Flickerbridge, by Henry James

Chapter I

Frank Granger had arrived from Paris to paint a portrait — an order given him, as a young compatriot with a future, whose early work would some day have a price, by a lady from New York, a friend of his own people and also, as it happened, of Addie’s, the young woman to whom it was publicly both affirmed and denied that he was engaged. Other young women in Paris — fellow-members there of the little tight transpontine world of art-study — professed to know that the pair had “several times” over renewed their fond understanding. This, however, was their own affair; the last phase of the relation, the last time of the times, had passed into vagueness; there was perhaps even an impression that if they were inscrutable to their friends they were not wholly crystalline to each other and themselves. What had occurred for Granger at all events in connexion with the portrait was that Mrs. Bracken, his intending model, whose return to America was at hand, had suddenly been called to London by her husband, occupied there with pressing business, but had yet desired that her displacement should not interrupt her sittings. The young man, at her request, had followed her to England and profited by all she could give him, making shift with a small studio lent him by a London painter whom he had known and liked a few years before in the French atelier that then cradled, and that continued to cradle, so many of their kind.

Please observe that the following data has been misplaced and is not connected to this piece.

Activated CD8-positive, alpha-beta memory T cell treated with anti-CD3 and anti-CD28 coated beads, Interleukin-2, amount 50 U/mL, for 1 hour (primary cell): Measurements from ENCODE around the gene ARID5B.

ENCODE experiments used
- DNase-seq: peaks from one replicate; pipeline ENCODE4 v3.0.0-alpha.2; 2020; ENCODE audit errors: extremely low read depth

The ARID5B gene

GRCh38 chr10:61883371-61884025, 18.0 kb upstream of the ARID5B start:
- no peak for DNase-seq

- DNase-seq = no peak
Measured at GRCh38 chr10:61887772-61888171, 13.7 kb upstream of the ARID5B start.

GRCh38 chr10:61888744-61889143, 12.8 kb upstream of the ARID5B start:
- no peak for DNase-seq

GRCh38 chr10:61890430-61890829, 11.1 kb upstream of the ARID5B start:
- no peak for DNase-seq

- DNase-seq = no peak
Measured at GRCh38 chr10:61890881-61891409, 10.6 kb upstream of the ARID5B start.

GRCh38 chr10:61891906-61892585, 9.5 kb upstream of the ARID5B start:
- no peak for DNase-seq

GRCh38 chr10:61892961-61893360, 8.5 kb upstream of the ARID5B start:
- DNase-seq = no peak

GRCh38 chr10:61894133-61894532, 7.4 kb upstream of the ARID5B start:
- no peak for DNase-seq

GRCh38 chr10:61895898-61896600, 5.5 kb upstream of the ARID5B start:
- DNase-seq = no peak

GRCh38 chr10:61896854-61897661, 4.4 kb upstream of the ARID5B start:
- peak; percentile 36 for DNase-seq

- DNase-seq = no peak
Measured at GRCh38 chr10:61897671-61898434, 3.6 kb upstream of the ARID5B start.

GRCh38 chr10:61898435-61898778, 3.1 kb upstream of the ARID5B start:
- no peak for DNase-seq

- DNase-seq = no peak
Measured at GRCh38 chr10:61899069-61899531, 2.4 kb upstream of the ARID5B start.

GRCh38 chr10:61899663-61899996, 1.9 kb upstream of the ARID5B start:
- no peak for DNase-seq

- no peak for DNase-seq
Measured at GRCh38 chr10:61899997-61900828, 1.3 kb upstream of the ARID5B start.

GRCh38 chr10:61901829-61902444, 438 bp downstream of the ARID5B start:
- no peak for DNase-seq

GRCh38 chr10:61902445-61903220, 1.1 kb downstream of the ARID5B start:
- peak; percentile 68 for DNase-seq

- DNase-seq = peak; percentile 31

The British capital was a strange grey world to him, where people walked, in more ways than one, by a dim light; but he was happily of such a turn that the impression, just as it came, could nowhere ever fail him, and even the worst of these things was almost as much an occupation — putting it only at that — as the best. Mrs. Bracken moreover passed him on, and while the darkness ebbed a little in the April days he found himself consolingly committed to a couple of fresh subjects. This cut him out work for more than another month, but meanwhile, as he said, he saw a lot — a lot that, with frequency and with much expression, he wrote about to Addie. She also wrote to her absent friend, but in briefer snatches, a meagreness to her reasons for which he had long since assented. She had other play for her pen as well as, fortunately, other remuneration; a regular correspondence for a “prominent Boston paper,” fitful connexions with public sheets perhaps also in cases fitful, and a mind above all engrossed at times, to the exclusion of everything else, with the study of the short story. This last was what she had mainly come out to go into, two or three years after he had found himself engulfed in the mystery of Carolus. She was indeed, on her own deep sea, more engulfed than he had ever been, and he had grown to accept the sense that, for progress too, she sailed under more canvas. It hadn’t been particularly present to him till now that he had in the least got on, but the way in which Addie had — and evidently still more would — was the theme, as it were, of every tongue. She had thirty short stories out and nine descriptive articles. His three or four portraits of fat American ladies — they were all fat, all ladies and all American — were a poor show compared with these triumphs; especially as Addie had begun to throw out that it was about time they should go home. It kept perpetually coming up in Paris, in the transpontine world, that, as the phrase was, America had grown more interesting since they left. Addie was attentive to the rumour, and, as full of conscience as she was of taste, of patriotism as of curiosity, had often put it to him frankly, with what he, who was of New York, recognised as her New England emphasis: “I’m not sure, you know, that we do REAL justice to our country.” Granger felt he would do it on the day — if the day ever came — he should irrevocably marry her. No other country could possibly have produced her.


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